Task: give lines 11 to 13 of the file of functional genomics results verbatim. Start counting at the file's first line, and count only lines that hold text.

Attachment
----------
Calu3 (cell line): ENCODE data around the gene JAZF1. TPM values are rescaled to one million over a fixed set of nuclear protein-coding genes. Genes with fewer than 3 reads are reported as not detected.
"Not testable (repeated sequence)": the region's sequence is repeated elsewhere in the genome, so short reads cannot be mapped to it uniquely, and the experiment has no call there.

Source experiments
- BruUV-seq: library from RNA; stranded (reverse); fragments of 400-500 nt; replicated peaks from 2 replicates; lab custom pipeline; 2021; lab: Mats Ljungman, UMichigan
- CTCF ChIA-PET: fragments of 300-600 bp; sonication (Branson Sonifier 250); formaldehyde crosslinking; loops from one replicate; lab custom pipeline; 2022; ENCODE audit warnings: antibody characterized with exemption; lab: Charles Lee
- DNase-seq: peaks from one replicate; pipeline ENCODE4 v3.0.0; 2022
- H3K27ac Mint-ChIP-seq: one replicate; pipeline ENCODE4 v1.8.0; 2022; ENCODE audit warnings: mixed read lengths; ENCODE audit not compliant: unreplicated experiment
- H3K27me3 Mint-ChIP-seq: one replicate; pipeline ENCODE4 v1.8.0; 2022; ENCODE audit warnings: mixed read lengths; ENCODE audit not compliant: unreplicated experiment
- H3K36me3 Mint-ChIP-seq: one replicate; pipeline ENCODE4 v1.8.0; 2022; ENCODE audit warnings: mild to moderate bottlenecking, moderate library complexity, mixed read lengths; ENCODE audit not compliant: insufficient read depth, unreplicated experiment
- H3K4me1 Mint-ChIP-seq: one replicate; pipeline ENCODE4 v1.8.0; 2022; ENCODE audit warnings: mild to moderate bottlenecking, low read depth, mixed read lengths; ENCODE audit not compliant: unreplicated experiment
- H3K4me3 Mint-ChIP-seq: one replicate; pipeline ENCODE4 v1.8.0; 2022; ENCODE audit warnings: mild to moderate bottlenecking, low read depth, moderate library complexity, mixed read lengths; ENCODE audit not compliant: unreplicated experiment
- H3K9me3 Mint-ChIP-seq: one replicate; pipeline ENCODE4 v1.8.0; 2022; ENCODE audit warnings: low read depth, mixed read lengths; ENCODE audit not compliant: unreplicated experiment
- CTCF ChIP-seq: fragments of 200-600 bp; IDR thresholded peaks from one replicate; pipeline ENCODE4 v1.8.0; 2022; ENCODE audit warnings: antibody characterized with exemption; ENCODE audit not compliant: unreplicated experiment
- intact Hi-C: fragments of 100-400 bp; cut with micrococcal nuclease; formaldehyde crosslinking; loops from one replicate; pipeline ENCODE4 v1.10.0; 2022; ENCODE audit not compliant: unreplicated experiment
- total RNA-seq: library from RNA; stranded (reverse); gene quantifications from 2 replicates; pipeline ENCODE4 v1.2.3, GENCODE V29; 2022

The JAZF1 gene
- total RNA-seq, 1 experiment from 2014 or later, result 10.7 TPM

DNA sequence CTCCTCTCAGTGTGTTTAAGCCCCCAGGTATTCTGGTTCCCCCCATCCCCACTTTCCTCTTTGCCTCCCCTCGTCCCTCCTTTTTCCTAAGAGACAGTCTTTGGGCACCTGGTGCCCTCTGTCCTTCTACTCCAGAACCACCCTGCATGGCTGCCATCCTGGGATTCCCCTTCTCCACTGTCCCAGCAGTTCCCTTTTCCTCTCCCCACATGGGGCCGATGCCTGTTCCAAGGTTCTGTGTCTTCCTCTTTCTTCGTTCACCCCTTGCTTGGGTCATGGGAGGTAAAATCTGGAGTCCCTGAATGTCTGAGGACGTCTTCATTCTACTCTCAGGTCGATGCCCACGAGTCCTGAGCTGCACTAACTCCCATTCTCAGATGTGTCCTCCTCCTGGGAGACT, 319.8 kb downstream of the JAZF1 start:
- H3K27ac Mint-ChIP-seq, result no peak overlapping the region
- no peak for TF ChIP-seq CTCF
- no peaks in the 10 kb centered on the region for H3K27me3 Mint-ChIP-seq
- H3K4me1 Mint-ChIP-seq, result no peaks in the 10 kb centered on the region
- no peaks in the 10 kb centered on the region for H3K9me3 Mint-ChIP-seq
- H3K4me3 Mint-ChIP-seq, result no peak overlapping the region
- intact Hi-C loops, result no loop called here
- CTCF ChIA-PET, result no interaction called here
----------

- H3K4me3 Mint-ChIP-seq: one replicate; pipeline ENCODE4 v1.8.0; 2022; ENCODE audit warnings: mild to moderate bottlenecking, low read depth, moderate library complexity, mixed read lengths; ENCODE audit not compliant: unreplicated experiment
- H3K9me3 Mint-ChIP-seq: one replicate; pipeline ENCODE4 v1.8.0; 2022; ENCODE audit warnings: low read depth, mixed read lengths; ENCODE audit not compliant: unreplicated experiment
- CTCF ChIP-seq: fragments of 200-600 bp; IDR thresholded peaks from one replicate; pipeline ENCODE4 v1.8.0; 2022; ENCODE audit warnings: antibody characterized with exemption; ENCODE audit not compliant: unreplicated experiment